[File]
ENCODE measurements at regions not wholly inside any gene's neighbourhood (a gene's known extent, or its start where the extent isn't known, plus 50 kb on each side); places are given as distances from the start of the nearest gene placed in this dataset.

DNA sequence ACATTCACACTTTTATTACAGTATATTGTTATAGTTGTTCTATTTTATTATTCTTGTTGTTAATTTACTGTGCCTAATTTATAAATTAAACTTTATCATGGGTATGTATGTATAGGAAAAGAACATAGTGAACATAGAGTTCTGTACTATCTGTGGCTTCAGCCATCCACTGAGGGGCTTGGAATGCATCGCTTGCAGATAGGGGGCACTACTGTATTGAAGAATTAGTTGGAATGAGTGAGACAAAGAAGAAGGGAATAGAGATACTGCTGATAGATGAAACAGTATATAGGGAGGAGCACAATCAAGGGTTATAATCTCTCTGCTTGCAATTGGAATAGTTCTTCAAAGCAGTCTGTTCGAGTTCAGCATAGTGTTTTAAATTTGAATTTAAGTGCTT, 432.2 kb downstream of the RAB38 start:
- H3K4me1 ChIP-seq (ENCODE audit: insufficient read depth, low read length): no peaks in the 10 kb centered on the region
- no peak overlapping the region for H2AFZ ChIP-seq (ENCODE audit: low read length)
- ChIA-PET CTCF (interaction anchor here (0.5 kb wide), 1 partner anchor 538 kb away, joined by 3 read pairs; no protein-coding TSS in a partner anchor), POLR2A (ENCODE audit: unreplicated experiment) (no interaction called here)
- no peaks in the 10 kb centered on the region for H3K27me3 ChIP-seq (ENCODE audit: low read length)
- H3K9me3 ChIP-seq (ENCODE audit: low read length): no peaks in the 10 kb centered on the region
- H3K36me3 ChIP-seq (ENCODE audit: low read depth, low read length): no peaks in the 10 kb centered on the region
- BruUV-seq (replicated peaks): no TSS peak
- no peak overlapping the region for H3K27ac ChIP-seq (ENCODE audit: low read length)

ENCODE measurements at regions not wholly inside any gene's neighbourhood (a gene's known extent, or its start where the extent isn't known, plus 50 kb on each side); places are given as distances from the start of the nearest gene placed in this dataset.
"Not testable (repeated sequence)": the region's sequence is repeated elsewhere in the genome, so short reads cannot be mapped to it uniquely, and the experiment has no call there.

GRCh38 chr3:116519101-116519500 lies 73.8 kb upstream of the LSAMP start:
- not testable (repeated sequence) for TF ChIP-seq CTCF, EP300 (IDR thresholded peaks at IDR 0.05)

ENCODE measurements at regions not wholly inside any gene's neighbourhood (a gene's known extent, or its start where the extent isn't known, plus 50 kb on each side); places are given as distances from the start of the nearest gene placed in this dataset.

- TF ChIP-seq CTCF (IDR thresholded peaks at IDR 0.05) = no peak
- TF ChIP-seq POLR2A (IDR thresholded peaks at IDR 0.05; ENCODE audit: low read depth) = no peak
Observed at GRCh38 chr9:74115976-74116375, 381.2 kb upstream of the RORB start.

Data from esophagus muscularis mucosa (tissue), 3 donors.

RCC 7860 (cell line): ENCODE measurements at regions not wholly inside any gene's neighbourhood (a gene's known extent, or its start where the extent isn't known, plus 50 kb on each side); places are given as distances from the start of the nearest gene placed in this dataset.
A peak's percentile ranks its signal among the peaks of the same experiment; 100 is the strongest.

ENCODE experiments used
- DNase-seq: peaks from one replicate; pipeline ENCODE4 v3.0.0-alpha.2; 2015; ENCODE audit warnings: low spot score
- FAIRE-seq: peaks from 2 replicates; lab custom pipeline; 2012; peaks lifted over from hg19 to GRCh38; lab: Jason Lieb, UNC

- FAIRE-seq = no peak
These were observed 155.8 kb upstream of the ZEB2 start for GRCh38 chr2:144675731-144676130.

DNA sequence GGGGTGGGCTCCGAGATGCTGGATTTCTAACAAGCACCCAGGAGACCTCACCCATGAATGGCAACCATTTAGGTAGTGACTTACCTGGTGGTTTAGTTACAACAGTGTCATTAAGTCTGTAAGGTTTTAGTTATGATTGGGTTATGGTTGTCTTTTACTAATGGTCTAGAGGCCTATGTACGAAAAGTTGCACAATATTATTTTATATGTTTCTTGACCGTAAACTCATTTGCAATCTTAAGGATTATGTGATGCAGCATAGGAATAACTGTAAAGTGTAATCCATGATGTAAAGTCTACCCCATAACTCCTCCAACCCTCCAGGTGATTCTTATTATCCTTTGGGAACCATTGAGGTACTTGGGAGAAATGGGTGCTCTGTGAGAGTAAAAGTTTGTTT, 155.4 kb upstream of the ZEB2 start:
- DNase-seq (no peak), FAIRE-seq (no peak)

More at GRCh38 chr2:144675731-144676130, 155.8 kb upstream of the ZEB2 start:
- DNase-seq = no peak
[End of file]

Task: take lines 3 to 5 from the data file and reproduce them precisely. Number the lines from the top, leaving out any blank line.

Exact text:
- H3K4me1 ChIP-seq (ENCODE audit: insufficient read depth, low read length): no peaks in the 10 kb centered on the region
- no peak overlapping the region for H2AFZ ChIP-seq (ENCODE audit: low read length)
- ChIA-PET CTCF (interaction anchor here (0.5 kb wide), 1 partner anchor 538 kb away, joined by 3 read pairs; no protein-coding TSS in a partner anchor), POLR2A (ENCODE audit: unreplicated experiment) (no interaction called here)